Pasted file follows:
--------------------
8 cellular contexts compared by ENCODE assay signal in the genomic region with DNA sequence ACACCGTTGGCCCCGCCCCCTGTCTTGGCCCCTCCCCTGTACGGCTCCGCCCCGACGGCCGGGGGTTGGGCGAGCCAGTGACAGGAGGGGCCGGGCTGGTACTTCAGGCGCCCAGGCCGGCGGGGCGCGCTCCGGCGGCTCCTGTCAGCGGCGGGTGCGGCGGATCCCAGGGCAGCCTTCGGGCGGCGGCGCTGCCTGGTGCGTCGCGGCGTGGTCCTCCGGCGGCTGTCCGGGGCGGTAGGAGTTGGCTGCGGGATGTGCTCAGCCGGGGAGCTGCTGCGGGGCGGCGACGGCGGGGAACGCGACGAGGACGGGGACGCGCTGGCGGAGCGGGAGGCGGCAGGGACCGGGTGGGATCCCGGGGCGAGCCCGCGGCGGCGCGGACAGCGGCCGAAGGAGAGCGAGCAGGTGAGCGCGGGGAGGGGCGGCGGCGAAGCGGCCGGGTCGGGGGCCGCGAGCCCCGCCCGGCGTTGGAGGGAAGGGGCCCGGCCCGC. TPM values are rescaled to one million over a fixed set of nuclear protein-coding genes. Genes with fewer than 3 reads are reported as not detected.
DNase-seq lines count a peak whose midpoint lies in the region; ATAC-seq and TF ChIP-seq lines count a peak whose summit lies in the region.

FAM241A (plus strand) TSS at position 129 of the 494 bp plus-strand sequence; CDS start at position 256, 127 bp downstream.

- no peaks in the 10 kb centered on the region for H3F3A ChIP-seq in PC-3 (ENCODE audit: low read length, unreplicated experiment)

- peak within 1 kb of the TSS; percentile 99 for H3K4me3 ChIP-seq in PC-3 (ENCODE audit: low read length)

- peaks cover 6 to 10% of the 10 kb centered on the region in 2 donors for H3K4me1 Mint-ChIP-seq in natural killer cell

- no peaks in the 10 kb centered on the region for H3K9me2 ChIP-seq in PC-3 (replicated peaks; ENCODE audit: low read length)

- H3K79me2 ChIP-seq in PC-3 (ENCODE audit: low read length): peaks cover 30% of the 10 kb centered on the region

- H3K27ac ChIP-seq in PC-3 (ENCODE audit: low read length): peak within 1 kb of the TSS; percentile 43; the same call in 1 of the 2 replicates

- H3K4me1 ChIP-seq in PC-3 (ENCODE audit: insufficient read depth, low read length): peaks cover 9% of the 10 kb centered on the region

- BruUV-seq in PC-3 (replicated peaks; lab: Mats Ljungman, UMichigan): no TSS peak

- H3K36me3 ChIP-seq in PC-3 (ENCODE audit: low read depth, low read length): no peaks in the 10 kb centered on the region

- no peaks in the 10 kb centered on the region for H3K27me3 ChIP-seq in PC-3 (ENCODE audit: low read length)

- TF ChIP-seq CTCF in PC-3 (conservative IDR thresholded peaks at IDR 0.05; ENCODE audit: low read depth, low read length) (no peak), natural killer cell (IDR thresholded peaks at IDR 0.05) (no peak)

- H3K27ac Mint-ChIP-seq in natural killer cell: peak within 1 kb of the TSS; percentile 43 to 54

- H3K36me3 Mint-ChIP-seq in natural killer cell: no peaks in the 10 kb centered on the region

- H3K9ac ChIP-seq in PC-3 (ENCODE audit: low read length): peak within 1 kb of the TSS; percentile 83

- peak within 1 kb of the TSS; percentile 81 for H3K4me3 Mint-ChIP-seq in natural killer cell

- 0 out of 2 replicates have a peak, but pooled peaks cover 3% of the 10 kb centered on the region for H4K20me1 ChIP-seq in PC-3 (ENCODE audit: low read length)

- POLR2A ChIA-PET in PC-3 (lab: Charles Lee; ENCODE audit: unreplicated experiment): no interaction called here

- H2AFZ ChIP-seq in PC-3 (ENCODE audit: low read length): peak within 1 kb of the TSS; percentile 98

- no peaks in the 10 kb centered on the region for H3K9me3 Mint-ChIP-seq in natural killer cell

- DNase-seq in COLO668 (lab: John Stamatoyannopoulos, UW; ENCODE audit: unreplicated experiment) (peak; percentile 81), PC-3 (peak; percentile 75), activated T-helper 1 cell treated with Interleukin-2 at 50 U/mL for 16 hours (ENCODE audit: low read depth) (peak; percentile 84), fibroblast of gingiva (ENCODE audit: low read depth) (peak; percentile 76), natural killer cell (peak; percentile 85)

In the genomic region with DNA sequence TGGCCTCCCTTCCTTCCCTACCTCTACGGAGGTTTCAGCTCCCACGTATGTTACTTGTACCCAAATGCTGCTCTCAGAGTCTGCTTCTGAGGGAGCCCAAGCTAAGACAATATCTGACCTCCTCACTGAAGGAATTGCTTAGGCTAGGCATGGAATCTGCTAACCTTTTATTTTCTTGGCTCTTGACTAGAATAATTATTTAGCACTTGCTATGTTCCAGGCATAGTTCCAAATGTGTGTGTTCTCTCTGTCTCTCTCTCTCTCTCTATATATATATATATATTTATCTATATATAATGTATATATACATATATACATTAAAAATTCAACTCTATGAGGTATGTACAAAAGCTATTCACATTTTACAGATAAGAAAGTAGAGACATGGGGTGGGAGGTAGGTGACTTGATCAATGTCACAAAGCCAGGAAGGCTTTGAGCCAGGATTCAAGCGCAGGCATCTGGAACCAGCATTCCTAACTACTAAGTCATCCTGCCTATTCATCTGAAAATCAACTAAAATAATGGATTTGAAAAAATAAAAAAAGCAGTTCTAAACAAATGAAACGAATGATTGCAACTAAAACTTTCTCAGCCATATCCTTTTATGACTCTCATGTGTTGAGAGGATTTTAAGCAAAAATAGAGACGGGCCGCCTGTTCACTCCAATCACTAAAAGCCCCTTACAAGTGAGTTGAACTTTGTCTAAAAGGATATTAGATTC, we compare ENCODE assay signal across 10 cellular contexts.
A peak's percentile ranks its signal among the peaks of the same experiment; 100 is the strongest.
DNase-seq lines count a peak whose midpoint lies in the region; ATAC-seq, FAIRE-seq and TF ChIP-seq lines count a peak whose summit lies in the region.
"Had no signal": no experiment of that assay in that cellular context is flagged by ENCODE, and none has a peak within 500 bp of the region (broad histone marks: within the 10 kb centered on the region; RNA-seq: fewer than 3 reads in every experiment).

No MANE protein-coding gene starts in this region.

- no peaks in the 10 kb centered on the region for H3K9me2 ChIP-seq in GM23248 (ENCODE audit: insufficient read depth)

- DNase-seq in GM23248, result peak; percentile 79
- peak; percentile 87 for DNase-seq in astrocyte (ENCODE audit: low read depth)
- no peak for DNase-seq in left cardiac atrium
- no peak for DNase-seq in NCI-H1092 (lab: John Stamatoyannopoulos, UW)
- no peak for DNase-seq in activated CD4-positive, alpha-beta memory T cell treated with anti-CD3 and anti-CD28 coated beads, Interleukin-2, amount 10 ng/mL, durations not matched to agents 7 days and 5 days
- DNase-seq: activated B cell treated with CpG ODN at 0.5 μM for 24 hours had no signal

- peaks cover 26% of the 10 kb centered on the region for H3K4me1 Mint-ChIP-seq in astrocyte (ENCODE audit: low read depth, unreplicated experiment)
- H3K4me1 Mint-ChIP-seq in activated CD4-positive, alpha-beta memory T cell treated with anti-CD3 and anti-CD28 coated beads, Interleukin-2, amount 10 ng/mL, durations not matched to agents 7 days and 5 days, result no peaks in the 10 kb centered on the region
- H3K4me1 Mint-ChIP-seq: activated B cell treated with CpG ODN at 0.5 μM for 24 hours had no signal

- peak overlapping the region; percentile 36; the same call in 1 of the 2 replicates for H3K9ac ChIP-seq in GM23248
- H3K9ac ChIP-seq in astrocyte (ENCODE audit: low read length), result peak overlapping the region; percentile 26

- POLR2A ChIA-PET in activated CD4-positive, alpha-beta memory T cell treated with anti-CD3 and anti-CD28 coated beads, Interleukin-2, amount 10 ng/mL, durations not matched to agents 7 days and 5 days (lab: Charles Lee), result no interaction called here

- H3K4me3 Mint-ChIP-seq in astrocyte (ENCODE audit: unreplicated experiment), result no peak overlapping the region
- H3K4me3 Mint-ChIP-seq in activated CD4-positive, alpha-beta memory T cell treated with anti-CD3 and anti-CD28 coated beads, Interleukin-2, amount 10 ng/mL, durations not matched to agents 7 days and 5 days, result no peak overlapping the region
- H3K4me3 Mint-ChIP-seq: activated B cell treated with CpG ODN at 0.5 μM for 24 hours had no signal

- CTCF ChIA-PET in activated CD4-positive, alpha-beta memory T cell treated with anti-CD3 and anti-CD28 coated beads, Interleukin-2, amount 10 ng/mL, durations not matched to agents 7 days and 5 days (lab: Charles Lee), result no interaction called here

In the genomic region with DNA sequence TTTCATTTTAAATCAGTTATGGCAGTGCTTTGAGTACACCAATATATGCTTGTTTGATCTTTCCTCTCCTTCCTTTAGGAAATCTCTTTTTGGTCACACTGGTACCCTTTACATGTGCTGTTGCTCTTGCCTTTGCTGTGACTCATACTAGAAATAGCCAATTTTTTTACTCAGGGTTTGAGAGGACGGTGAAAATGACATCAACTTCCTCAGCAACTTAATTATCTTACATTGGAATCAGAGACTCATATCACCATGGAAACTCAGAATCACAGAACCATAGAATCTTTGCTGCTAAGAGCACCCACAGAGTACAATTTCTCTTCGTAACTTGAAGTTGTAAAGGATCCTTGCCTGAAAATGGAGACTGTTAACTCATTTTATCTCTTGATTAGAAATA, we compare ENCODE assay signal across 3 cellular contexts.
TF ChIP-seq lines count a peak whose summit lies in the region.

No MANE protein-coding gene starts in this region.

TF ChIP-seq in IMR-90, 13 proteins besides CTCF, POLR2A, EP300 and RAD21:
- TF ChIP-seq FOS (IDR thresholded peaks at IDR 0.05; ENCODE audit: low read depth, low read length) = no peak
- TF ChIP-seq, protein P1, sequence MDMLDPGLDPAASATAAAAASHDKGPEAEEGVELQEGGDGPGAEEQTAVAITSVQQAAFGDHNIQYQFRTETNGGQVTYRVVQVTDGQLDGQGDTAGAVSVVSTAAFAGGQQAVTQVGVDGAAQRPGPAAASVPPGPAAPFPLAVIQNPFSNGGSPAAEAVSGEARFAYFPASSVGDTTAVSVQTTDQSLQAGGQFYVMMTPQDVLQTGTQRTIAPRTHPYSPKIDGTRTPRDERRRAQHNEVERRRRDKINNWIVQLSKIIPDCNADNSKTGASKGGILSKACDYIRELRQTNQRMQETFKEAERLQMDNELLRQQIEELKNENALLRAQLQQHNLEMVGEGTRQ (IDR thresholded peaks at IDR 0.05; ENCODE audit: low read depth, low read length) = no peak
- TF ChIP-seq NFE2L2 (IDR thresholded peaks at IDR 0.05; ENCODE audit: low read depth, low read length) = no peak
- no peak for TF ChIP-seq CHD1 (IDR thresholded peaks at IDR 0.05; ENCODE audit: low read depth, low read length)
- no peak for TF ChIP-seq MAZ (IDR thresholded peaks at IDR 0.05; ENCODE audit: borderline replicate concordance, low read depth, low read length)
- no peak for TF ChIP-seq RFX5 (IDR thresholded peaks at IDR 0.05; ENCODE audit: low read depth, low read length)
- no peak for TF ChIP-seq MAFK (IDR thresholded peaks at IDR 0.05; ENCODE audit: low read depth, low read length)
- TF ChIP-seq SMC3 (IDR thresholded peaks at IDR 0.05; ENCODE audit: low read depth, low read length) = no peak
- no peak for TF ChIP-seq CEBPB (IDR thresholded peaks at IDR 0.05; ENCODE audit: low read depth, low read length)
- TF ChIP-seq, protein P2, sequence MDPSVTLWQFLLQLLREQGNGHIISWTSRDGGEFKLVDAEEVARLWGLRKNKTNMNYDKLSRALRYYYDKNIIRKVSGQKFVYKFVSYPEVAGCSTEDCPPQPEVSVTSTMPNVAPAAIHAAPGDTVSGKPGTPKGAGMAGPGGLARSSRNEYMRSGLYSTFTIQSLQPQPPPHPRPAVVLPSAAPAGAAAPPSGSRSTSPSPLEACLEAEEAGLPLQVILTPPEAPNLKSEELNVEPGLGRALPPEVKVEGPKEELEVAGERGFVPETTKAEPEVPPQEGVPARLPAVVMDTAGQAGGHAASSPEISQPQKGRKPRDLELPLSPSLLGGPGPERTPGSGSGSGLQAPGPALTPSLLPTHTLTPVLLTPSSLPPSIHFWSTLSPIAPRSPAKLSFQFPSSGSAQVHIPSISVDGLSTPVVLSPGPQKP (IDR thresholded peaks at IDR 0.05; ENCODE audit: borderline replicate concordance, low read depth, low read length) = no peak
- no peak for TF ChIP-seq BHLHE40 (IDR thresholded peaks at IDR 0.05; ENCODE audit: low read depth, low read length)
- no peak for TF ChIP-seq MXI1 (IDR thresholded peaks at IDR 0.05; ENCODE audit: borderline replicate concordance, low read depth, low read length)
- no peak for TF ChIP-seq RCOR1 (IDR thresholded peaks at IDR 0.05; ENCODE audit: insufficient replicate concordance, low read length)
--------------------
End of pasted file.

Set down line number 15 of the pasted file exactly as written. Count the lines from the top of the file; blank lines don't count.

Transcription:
- H3K27ac Mint-ChIP-seq in natural killer cell: peak within 1 kb of the TSS; percentile 43 to 54